“The first time I saw him perform the ‘Trilogy,’ I literally got goose bumps, as did another couple hundred other women in the room,” she said. “It brought women to their feet in awe of the splendor of it, the beauty of it, the white and the cape; it was just so well done.”

Glenn said while planning for the Rowdy Red Hat Rumble in October , she considered hiring another entertainer, but other members of the chapter wouldn’t allow it.

“When I even mentioned Ö I was thinking of someone different, the backlash was horrible. They were mad, pissed. I mean pissed,” she said. “There’s no one else. We have to have him, we have to have our Elvis.”

During his performances, Kistler often recognizes his wife as an invaluable part of the business and performances, Glenn said.

“He and Jean are so obviously a loving couple, as a marriage, a partnership and as a working partnership,” she said. “He never hesitates Ö during a performance to give accolades and credit to Jean, and that’s just awesome, there’s no egocentricity there on either part.”

Apart from his singing talent, Glenn said Kistler’s personality and lifestyle also influenced her decision to hire him again.

“He doesn’t have that kind of an ego. It goes back to a Christian lifestyle,” she said. “We’re not talking Britney Spears and $100,000, but to me, I wouldn’t pay $10 to go see her.”

Gonna Get Back Home Somehow

Kistler lives in Cottage Grove, Minn., with his wife Jean and three stepdaughters, Janessa, Jilanne, and JoVonna.

Since his first performance, Kistler has allowed his wife Jean to play a key role in his Elvis endeavors. She helps him with the sound and lighting equipment.

“He’s always been very, very, very careful to include me in everything so it feels like we’re in it together,” Jean said. “So in that sense, it’s been really fun for me.”

Kistler didn’t start performing as an Elvis tribute artist until after he and Jean had met, and she said that allowed them to work well together over the years.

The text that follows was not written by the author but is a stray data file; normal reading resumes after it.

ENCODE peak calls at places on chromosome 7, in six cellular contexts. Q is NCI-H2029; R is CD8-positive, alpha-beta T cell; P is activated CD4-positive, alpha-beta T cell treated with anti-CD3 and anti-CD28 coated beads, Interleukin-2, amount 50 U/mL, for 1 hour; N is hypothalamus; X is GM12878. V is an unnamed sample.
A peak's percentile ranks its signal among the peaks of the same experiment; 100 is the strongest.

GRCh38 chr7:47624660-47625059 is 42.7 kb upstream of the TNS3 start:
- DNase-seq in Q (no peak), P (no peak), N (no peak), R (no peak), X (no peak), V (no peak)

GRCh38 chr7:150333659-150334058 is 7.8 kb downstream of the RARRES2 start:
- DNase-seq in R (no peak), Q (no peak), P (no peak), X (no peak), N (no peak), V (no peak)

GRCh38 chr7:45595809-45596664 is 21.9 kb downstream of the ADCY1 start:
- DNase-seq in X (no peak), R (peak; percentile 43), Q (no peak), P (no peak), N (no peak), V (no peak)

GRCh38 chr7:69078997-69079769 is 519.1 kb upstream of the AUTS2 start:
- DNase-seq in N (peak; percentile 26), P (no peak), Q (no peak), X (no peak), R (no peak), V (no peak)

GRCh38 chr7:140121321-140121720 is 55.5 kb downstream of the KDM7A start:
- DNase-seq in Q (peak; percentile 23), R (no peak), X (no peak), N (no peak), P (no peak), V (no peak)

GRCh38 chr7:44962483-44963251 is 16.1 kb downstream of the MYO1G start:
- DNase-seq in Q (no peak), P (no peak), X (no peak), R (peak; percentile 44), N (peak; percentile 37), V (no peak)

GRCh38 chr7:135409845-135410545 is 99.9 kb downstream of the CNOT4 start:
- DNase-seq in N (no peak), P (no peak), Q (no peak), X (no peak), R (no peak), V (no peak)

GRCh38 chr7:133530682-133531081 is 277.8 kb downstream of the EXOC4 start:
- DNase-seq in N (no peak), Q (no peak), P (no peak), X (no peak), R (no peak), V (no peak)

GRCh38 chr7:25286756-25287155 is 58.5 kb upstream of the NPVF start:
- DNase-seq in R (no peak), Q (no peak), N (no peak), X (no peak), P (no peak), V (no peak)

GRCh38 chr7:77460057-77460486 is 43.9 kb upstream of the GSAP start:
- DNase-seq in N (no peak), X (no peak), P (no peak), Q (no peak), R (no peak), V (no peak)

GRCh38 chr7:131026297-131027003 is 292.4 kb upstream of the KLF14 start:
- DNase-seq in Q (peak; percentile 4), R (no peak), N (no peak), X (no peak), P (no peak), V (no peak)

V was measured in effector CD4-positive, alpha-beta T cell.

“It’s been quite a ride. When I met Art he wasn’t doing Elvis, so we kind of got into this together,” she said. “When you look back 10 years ago, you realize what happened, but it was kind of a gradual thing that just seemed to take its course.”

Jean estimates she has only missed four performances since Kistler began his career as an Elvis tribute artist.

Kistler’s stepdaughter Janessa Tessmer occasionally helps with equipment and lighting for Kistler’s performances.

“We got to go on cruises because of it. It was a very nice little perk,” she said. “It was really evident that he really liked to do it. It was one of those things where you’re happy for him even though he was busy all the time.”

Tessmer said even though Kistler and Jean are always busy with the business and full-time jobs, they are able to handle it well.

“Before shows it gets kind of tense, you know, he’s ‘in the zone’ kind of thing,” she said. “For me, I wouldn’t be able to do that. It seemed like too much. It would be too much pressure.”

For Tessmer’s birthday one year, her friends spoke with Kistler and asked him to surprise her at dinner. He had a performance earlier that night, so he came to the restaurant in full costume to sing “Happy Birthday to You.”

“It was really cool that my friends would think to have him do that,” she said. “I’ll never forget that, that’s for sure.”

Jean said although Tessmer’s friends were impressed by Kistler’s act, her daughter was a little embarrassed by his appearance.

“If she could’ve crawled under the table she would have, but everybody else thought it was great,” she said.

When he’s not performing, Kistler is just like any other person, Jean said.

“I would say that what you see is what you get. Art is Art,” she said. “He’s got his priorities right in the sense that God comes first, then his family; he portrays that every day.”

Over the years, Tessmer said Kistler has impressed her with his dedication and work ethic.

“He’s really known and really puts himself out there, and he works really hard at it, so that’s admirable. It was something to look up to,” she said. “I can’t say anything bad about him. That’s just not how he is. There’s nothing to criticize.”

Kistler said he likes to perform Elvis’ music because of the way it makes people feel.

“It’s the purest music. It’s meant to make people smile,” he said. “If I had any idea 10, 11 years ago, I wouldn’t have believed it.”